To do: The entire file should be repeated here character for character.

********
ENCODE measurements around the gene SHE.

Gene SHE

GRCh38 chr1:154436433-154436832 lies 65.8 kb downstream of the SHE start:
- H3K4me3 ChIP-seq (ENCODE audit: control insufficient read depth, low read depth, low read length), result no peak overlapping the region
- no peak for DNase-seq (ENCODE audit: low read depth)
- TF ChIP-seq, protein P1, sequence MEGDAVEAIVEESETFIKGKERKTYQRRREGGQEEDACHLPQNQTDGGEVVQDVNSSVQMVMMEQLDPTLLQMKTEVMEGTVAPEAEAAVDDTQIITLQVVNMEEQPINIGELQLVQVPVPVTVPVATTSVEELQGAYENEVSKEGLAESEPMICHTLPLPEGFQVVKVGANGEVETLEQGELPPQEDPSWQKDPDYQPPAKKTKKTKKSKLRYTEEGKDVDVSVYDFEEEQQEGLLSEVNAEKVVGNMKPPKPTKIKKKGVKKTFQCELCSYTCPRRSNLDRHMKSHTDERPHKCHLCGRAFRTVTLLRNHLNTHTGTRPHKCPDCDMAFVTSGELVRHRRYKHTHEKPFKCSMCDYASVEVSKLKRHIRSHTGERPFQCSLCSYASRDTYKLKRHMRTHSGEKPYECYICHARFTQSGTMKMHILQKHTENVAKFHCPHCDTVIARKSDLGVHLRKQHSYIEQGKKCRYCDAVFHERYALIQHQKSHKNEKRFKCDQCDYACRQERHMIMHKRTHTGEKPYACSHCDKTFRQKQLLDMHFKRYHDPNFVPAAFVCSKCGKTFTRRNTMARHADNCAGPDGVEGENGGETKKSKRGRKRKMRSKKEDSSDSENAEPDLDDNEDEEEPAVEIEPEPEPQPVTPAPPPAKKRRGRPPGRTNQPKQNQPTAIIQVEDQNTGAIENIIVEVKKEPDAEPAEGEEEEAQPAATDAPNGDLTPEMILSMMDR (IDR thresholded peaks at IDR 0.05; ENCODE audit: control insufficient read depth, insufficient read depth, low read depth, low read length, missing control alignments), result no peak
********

ENCODE measurements around the gene SHE.

Gene SHE

GRCh38 chr1:154436433-154436832 lies 65.8 kb downstream of the SHE start:
- H3K4me3 ChIP-seq (ENCODE audit: control insufficient read depth, low read depth, low read length), result no peak overlapping the region
- no peak for DNase-seq (ENCODE audit: low read depth)
- TF ChIP-seq, protein P1, sequence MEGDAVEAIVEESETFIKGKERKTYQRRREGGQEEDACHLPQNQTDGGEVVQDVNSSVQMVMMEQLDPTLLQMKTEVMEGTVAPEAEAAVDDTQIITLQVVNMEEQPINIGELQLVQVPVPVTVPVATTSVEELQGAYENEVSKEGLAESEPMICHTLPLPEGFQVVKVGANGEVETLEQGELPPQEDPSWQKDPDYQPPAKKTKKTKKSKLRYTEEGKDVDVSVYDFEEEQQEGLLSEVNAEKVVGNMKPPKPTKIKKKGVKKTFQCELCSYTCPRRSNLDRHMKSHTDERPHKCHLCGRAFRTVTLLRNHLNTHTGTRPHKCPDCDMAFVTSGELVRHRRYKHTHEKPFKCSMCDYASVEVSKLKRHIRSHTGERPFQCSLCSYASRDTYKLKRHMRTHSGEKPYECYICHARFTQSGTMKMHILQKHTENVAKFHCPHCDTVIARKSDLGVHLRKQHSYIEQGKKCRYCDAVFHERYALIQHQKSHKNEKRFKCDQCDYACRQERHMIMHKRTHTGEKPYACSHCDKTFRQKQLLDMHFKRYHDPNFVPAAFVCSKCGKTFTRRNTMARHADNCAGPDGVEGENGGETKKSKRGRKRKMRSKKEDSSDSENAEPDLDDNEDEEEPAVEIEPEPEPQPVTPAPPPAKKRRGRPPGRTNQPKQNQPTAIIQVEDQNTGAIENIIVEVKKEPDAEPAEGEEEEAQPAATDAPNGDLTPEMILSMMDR (IDR thresholded peaks at IDR 0.05; ENCODE audit: control insufficient read depth, insufficient read depth, low read depth, low read length, missing control alignments), result no peak